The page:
5. Albany is a fine example.

    I see speculative catastrophes everywhere I go. Lately I’ve had some business that takes me past the condo complexes along Rockville Pike just northwest of DC, where youths are trained in juggling the signage to lure motorists to each of the dozens of these large complexes. The incredible thing is that it makes good sense that the area should urbanize–it’s a sensible calculation–and these buildings are not at all hack jobs. They’re pretty convincing urban replicas. They’re cleverly marketed. But something isn’t right. They’re obviously failing, and I think it has as much to do with their composition than their being ahead of the dreary market.

    Who knows how long the force of entertaining youths will be sustained before they throw in the towel.

  6. For those interested there was a short fiction piece in the May issue of Harper’s called “The Next Thing” By Steven Millhauser. Very frightening not-too distant vision of what mega-malls might become in our society – reminds me of some of these images.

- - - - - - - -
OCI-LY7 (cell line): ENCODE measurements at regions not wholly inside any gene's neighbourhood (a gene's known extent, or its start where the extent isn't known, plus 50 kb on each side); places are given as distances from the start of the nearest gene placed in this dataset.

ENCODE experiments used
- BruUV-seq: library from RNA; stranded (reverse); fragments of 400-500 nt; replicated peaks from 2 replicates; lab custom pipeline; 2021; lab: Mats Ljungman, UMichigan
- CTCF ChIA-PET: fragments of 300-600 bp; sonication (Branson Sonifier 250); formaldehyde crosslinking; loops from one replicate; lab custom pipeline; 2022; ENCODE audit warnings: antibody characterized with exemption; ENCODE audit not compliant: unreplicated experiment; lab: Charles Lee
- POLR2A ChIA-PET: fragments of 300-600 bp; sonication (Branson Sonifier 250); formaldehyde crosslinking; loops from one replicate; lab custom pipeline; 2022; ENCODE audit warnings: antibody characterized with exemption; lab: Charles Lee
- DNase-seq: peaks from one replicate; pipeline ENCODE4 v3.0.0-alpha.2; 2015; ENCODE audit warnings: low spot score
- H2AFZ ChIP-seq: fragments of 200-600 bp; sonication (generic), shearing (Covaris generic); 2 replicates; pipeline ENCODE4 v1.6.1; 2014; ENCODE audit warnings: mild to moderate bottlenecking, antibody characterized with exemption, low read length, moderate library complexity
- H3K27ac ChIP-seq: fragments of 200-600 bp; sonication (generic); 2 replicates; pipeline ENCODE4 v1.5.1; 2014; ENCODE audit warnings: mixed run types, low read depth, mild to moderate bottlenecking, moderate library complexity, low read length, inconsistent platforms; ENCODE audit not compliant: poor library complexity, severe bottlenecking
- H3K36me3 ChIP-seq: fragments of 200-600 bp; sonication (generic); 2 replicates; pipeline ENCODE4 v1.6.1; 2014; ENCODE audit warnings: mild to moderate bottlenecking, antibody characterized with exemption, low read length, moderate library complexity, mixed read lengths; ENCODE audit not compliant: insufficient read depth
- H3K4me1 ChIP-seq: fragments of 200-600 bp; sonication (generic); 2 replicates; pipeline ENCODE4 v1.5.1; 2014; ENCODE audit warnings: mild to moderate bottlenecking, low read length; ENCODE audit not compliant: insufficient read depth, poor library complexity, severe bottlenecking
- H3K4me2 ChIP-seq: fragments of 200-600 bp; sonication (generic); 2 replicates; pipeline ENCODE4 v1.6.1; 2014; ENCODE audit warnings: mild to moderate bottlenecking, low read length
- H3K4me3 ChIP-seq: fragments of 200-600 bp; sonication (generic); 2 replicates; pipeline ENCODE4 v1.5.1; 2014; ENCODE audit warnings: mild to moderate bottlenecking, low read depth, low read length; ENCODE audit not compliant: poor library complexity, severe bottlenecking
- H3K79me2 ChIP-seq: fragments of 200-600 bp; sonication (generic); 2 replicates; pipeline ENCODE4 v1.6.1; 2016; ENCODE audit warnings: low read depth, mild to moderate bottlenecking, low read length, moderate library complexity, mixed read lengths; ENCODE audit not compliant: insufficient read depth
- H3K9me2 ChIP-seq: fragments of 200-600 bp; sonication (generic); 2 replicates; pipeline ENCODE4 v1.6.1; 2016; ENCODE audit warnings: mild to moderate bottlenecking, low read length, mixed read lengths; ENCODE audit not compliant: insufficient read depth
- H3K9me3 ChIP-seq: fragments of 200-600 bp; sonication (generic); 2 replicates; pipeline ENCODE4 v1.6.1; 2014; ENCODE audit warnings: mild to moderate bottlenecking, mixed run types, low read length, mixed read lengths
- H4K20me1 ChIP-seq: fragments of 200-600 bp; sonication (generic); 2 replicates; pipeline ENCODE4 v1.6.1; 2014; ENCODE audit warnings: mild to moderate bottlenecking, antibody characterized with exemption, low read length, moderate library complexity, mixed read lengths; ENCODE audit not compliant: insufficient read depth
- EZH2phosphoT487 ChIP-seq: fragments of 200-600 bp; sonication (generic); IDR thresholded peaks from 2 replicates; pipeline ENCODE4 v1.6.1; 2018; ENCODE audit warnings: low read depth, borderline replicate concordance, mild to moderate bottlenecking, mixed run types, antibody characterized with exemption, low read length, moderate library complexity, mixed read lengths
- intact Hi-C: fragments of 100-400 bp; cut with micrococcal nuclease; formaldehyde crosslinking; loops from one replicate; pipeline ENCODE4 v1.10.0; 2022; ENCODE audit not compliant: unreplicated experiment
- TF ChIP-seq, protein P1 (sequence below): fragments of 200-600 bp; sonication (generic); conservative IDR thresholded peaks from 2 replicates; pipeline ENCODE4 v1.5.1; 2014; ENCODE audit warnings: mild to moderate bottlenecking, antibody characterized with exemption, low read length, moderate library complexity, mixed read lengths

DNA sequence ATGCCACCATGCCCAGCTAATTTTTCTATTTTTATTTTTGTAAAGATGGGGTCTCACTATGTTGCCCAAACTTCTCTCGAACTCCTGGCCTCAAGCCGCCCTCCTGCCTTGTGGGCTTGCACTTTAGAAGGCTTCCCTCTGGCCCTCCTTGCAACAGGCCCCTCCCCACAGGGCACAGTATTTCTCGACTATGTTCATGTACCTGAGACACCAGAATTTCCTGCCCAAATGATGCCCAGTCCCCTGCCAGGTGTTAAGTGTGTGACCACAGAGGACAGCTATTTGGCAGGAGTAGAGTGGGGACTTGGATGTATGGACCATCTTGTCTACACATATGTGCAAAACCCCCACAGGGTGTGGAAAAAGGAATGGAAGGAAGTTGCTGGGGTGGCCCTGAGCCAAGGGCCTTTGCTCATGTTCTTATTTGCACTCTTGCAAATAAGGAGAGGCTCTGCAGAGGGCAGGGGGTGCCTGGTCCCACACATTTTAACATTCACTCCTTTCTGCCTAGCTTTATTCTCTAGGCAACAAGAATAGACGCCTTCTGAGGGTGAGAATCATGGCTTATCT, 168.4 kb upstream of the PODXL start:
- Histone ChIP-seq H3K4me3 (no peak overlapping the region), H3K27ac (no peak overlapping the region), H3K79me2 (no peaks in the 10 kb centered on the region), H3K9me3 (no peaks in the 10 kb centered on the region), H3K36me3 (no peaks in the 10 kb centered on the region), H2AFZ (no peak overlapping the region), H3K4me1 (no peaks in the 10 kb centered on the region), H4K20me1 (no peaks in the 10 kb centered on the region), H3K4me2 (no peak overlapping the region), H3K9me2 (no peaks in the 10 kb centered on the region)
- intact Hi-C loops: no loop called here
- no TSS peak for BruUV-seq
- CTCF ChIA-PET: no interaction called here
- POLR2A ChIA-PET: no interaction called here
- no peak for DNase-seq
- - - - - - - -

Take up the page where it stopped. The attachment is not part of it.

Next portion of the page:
7. “This possibility excites Kuhne; he has faith in retail. ‘Retail,’ he tells [an] audience in Dubai, ‘is the only industry that can manage our city centres…”

    Oh… God… How this makes my blood pressure rise. Damn you and your management through retail, Eric Kuhne. May all of your projects be sunk in fictional floods for your overbearing assumption that a giant mall could be considered a “luscious experience”.

    But really – I don’t think this attitude could get to me so much if the guy didn’t have a point. Go out and do a survey, and you’ll find lots of evidence that retail is becoming synonymous with urbanity.

    At the Internationale Bauausstellung 2013 here in Hamburg, they have a nice exhibit detailing the projects that they’re working on. It’s in the middle of one of those little semi-covered shopping areas they used to build in the 60’s, in a very diverse and also disadvantaged area called Wilhelmsburg. In the exhibit, there’s a wishing wall for people to hang up their suggestions.